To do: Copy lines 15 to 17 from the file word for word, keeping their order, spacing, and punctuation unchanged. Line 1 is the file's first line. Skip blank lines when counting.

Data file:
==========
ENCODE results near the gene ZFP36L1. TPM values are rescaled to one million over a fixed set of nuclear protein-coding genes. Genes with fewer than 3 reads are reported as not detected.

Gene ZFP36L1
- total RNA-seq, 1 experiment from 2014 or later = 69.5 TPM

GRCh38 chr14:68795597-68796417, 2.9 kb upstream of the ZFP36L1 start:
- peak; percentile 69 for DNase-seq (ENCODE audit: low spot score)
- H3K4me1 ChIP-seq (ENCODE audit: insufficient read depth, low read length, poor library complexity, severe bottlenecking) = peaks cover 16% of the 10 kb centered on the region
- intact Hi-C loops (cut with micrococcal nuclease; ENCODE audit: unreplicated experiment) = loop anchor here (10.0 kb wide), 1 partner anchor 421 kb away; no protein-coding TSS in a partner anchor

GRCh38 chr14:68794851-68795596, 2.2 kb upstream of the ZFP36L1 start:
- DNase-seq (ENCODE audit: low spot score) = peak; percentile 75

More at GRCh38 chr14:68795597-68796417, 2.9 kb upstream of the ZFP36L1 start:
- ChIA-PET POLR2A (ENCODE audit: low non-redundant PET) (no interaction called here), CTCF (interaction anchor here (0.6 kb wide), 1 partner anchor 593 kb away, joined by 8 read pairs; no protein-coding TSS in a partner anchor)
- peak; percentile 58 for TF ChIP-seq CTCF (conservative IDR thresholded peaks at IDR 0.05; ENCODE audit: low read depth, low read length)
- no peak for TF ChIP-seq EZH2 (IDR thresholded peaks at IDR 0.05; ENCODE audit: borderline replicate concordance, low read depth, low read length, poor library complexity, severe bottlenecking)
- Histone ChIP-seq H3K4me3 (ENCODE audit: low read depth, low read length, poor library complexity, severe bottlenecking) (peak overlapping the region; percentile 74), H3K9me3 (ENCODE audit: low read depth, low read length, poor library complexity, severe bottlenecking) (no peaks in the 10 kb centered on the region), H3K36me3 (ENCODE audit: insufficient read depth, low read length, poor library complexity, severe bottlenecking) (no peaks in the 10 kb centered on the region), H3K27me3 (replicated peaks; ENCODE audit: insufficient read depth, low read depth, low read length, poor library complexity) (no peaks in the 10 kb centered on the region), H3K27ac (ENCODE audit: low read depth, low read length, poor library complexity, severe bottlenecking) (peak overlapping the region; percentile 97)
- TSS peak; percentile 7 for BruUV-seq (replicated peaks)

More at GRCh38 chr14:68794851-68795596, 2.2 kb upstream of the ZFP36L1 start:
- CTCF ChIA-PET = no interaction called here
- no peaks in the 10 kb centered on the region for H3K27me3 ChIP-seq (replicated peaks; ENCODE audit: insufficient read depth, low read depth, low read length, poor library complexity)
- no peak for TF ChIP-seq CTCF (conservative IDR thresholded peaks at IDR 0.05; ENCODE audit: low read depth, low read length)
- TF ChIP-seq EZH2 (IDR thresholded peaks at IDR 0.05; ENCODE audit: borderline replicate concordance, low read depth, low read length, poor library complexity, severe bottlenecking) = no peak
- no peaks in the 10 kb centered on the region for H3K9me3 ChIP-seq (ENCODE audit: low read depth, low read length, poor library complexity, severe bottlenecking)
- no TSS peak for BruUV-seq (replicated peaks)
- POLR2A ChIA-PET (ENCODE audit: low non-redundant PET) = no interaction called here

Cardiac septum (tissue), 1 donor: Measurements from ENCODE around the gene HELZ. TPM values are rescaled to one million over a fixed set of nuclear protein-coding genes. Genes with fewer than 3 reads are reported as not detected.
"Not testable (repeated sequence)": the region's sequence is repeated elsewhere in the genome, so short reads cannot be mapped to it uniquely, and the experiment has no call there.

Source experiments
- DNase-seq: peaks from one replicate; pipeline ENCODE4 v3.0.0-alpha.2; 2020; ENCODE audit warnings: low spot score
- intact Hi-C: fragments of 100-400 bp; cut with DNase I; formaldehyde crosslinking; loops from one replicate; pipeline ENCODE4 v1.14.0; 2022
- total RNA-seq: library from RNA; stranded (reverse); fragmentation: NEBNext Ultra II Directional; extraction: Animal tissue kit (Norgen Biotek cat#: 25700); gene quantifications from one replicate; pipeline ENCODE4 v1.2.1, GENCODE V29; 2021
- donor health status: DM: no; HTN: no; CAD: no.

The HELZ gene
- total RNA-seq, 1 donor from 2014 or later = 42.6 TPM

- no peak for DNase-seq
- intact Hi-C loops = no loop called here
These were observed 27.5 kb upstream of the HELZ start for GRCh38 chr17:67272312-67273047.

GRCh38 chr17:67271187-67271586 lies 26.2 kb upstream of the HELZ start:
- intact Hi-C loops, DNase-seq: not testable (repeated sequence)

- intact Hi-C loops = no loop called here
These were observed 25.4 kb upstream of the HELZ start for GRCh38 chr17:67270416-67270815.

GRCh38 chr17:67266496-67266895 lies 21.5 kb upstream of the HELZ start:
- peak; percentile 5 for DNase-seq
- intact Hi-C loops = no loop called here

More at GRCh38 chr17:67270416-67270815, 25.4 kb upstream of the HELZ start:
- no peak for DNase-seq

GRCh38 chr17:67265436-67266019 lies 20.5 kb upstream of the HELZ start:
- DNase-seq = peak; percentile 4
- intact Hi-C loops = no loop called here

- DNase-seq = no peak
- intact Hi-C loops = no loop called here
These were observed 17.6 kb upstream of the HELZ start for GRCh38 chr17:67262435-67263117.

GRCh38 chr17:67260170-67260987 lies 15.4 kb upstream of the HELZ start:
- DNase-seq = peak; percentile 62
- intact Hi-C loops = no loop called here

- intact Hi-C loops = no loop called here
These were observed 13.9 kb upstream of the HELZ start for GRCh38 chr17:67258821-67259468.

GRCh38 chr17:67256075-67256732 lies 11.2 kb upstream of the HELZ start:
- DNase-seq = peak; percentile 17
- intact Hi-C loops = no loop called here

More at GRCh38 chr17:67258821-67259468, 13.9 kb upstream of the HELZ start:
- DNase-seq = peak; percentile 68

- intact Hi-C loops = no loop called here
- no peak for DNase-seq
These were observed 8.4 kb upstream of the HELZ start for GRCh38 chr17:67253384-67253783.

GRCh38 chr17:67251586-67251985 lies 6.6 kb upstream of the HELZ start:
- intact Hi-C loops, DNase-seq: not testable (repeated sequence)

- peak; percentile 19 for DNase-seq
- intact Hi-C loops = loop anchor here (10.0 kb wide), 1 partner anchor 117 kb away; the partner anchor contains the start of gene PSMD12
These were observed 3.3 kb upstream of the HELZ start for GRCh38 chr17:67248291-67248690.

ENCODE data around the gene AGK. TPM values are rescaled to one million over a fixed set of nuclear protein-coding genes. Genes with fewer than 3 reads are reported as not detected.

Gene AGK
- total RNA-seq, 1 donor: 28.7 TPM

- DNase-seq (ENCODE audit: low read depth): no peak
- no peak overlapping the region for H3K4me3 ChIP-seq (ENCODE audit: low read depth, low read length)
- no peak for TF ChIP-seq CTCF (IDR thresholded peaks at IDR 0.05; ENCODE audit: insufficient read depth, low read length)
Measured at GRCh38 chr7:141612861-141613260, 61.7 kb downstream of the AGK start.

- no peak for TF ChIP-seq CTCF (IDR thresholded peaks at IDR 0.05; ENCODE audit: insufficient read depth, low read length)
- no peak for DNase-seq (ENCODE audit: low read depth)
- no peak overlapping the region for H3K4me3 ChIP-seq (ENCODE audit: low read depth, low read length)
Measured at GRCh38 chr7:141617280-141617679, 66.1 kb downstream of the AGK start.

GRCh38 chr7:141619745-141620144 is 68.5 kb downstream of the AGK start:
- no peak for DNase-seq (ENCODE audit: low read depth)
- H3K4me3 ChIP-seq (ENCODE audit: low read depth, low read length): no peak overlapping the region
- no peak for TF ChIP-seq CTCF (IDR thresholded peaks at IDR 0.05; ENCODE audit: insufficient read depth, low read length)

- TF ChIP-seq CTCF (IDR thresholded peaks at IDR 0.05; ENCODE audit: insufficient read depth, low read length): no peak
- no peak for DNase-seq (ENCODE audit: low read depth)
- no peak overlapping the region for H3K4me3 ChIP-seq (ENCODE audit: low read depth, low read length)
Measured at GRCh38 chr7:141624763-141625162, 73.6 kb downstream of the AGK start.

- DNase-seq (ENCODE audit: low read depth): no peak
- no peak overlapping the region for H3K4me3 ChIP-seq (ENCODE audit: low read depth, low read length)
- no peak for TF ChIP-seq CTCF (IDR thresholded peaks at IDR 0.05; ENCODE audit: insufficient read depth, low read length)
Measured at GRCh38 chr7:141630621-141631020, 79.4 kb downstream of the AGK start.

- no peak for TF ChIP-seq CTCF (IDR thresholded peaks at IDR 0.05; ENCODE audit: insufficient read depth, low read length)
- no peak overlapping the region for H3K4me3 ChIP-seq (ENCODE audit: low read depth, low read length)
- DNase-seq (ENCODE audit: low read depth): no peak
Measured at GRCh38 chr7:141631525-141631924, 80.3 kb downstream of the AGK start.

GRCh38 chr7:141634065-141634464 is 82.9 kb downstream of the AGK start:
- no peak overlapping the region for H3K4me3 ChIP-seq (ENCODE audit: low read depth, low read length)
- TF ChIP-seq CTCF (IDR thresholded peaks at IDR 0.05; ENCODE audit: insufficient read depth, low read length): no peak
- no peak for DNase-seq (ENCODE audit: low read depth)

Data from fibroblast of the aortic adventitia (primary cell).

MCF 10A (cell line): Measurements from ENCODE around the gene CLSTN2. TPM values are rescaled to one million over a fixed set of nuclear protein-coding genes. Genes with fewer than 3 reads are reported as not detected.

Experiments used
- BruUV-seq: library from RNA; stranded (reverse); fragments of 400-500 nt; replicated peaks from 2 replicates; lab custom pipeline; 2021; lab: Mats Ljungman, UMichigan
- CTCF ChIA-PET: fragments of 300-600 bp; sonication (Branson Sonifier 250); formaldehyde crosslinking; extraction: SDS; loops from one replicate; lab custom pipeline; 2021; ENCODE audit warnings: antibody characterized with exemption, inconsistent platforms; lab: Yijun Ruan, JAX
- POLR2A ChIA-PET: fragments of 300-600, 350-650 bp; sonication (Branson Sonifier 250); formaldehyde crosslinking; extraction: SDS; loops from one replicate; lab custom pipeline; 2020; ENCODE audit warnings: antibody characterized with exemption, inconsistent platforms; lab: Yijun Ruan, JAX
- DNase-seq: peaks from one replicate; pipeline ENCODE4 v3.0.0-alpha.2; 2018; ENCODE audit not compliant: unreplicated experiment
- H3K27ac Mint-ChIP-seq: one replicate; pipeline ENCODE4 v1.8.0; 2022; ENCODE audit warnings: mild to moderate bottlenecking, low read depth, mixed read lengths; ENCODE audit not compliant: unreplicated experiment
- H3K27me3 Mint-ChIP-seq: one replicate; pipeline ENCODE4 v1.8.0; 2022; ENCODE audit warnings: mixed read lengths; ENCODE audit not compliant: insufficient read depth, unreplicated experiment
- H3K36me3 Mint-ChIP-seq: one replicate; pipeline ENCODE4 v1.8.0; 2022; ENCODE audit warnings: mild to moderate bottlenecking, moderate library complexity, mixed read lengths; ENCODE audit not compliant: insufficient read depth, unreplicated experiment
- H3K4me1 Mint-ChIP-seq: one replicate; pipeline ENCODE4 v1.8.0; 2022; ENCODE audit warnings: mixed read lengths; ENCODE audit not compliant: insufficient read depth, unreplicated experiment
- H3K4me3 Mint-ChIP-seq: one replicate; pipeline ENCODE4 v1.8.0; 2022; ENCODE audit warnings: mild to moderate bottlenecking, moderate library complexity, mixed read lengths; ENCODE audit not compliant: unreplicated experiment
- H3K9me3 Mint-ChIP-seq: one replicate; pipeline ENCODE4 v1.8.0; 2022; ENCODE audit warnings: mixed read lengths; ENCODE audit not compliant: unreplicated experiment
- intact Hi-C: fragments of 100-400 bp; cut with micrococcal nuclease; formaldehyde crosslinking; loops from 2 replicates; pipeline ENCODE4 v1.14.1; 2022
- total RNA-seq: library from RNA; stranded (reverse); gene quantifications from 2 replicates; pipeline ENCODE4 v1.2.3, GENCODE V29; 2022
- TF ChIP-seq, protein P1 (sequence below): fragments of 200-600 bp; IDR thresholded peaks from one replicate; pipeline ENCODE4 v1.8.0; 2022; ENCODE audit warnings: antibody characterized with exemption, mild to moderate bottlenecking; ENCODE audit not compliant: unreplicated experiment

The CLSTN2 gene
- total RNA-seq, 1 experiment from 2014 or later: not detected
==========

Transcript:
- TSS peak; percentile 7 for BruUV-seq (replicated peaks)

More at GRCh38 chr14:68794851-68795596, 2.2 kb upstream of the ZFP36L1 start:
- CTCF ChIA-PET = no interaction called here